Dr. John Steinberg, DPM, Co-Director of the Center for Wound Healing and Professor of Plastic Surgery at Georgetown University School of Medicine.For many years, we in wound care research were looking for a ‘silver bullet’ to heal a chronic wound. Today, with our enhanced understanding of the etiology of chronic wounds, we understand that both the formation of a wound and the healing of a wound healing rely on many different systems and functions. When we approach a wound recognizing its etiology and approaching it from a mechanical and functional perspective, we realize there is no magic gel or silver bullet. Chronic wounds aren’t a ‘podiatry problem’ or ‘vascular problem.’ Just as we need multi-disciplinary teams to treat wounds, we also can’t expect to address one element of a nonhealing wound and have the wound heal. The ‘silver bullet’ of today is no longer an individual product or technology, it is the combination of interventions, deployed at the right time to the right patient in the right kind of wound. Looking ahead, the “silver bullet” of tomorrow will be the information and insights we can pull from big data and patient registries to further refine and improve wound care practice.
Patient registries hold much promise in the utility they can deliver. Practitioners in the wound care space generally share frustration with randomized controlled trials that go to great lengths to standardize wounds and standardize wound patients. The result is that the patients enrolled in clinical trials bear little resemblance to the patients we treat. In wound healing, we need something that is more big-data based and real-world outcomes based.
The Promise of Patient Registries to Inform CareWe gain more insights from the shared experiences of fellow clinicians rather then crunched numbers of the unrealistic patient population in clinical trials. Today, we in the wound community realize the benefit of sharing our own data and experience. Forming and participating in registries is now a top agenda item for so many institutions. Registries collect and consolidate the data from real-world patients and real-world clinical care. With the help of registries, we can see what is working, in what environment, and in what patient population.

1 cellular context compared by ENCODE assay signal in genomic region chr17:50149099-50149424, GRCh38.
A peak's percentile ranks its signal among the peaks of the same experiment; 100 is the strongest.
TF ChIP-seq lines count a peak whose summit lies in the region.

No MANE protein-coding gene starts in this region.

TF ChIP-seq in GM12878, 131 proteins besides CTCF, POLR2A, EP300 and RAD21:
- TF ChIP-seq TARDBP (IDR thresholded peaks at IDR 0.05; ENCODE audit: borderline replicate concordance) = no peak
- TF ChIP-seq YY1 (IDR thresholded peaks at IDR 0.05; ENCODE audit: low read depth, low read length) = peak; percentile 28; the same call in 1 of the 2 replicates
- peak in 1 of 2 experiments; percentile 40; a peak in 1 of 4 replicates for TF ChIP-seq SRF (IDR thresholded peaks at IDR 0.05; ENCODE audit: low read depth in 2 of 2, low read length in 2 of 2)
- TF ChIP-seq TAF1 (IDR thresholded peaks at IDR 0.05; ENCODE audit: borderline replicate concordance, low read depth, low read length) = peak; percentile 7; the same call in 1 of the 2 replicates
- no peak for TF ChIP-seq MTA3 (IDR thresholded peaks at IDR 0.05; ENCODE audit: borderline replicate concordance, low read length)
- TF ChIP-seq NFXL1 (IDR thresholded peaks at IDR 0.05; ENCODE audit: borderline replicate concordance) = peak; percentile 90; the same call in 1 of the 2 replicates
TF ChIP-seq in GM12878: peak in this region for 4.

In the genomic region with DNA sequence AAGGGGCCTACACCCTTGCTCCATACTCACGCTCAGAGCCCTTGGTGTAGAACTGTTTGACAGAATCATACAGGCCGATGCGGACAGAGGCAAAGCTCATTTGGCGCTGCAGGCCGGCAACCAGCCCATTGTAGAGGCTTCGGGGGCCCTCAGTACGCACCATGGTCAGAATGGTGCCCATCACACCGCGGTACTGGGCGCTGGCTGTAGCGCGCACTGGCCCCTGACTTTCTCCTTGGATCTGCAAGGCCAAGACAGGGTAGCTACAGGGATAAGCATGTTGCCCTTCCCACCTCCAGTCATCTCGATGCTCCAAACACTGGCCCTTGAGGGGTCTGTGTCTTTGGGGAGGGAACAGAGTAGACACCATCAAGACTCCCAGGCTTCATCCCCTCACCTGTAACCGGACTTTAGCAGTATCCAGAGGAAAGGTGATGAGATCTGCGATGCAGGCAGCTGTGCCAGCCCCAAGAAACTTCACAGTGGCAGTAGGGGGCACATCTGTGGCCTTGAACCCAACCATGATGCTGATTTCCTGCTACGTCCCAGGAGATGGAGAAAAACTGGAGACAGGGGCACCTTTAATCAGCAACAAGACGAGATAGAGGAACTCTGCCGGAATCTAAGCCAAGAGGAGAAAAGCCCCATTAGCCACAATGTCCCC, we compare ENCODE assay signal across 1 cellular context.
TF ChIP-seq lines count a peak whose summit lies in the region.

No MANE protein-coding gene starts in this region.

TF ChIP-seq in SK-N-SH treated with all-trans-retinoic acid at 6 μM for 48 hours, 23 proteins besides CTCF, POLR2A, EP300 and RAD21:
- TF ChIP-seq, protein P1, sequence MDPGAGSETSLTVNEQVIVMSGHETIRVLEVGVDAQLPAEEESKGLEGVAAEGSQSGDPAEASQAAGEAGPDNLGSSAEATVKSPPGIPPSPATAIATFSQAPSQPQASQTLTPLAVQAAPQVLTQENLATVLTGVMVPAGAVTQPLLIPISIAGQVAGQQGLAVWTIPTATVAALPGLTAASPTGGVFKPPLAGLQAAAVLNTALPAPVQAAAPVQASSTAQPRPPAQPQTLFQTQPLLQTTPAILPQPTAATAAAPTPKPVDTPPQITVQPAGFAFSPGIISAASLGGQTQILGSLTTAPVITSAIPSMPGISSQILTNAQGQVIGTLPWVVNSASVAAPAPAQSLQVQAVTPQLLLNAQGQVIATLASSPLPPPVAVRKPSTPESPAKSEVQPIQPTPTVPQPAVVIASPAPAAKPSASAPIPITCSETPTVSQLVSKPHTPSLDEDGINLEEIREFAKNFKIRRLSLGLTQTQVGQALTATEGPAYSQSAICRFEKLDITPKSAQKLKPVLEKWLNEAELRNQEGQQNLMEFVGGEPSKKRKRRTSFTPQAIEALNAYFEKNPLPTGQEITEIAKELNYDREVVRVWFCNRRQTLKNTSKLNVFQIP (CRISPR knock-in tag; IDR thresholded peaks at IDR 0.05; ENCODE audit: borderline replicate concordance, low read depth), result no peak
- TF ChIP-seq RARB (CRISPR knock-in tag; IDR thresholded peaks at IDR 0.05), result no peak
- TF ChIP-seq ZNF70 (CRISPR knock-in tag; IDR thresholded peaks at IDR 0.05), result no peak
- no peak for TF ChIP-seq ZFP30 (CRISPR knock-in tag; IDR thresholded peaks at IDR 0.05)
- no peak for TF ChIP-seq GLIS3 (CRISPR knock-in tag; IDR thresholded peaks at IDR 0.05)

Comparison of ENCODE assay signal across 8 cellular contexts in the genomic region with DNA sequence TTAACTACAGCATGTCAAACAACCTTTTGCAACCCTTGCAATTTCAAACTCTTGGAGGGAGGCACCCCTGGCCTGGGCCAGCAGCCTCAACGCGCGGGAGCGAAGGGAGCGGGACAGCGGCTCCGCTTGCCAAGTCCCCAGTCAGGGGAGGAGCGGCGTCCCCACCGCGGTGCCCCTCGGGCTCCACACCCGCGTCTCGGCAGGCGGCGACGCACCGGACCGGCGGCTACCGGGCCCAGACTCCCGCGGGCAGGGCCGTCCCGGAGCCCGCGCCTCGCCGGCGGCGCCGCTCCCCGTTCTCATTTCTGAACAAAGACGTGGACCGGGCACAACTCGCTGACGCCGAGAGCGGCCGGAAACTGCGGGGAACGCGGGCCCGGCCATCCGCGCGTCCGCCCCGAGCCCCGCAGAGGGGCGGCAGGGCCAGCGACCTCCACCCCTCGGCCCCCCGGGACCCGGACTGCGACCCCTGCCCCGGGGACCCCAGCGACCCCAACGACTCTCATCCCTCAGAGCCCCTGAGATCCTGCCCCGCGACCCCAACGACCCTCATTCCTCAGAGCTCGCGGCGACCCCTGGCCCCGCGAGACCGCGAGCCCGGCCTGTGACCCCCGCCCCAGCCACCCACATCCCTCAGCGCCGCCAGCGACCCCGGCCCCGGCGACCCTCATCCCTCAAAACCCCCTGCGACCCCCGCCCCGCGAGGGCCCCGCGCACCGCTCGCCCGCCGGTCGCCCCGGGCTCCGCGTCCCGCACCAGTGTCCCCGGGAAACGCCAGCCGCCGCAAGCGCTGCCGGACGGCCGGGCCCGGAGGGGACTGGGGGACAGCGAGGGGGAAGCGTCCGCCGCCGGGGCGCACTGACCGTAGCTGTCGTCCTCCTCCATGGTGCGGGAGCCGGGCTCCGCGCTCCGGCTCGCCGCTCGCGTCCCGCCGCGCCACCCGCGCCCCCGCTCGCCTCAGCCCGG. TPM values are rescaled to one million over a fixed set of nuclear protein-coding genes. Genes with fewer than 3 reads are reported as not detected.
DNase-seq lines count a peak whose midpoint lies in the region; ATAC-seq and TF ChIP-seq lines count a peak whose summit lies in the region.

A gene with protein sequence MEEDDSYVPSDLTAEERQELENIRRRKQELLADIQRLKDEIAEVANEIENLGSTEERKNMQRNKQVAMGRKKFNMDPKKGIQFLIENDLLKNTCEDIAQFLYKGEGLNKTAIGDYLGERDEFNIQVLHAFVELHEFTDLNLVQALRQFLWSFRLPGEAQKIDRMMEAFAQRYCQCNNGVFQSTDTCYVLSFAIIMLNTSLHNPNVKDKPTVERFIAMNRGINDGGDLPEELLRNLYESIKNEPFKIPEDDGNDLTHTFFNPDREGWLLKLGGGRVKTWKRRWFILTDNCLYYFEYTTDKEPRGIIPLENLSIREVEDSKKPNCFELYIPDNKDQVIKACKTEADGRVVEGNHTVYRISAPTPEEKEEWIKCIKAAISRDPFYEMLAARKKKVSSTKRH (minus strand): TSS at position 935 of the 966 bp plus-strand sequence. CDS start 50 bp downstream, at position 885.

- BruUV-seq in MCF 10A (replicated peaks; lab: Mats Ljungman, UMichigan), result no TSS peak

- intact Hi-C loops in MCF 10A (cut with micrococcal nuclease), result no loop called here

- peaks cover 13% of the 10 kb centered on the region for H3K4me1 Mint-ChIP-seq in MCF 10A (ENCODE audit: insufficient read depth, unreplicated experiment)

We can stop looking for a ‘silver bullet’ miracle treatment and instead apply real-world findings to real-world patients.My hope is that real world registry data can ultimately help us develop objective scoring systems to drive wound care interventions moving forward. For example, registry data could help guide decision-making about interventions for a patient who shows up at an emergency department with a badly infected diabetic foot. We don’t want to do procedures that won’t work. We do want to provide interventions that have the highest likelihood of success. We want to more quickly address when amputation may be unavoidable and the best path forward. Scoring systems generated with registry data can help guide this decision-making. Some wound providers today see 30 diabetic foot ulcers a day, some only two. A patients outcomes can be based on where they go for care. Registries and big data will help in the standardization of wound care practice.
We can improve outcome by creating validated scoring systems based on hundreds of thousands of patients. We can look at comparative efficacy. We can gain insights into what types of interventions work best in what types of patients, in real world practice. Registries can enable these strides forward. This is good for providers, health systems and payers. Most of all, it is good for the patients we treat whose pain and discomfort can be reduced and whose wounds can heal quicker.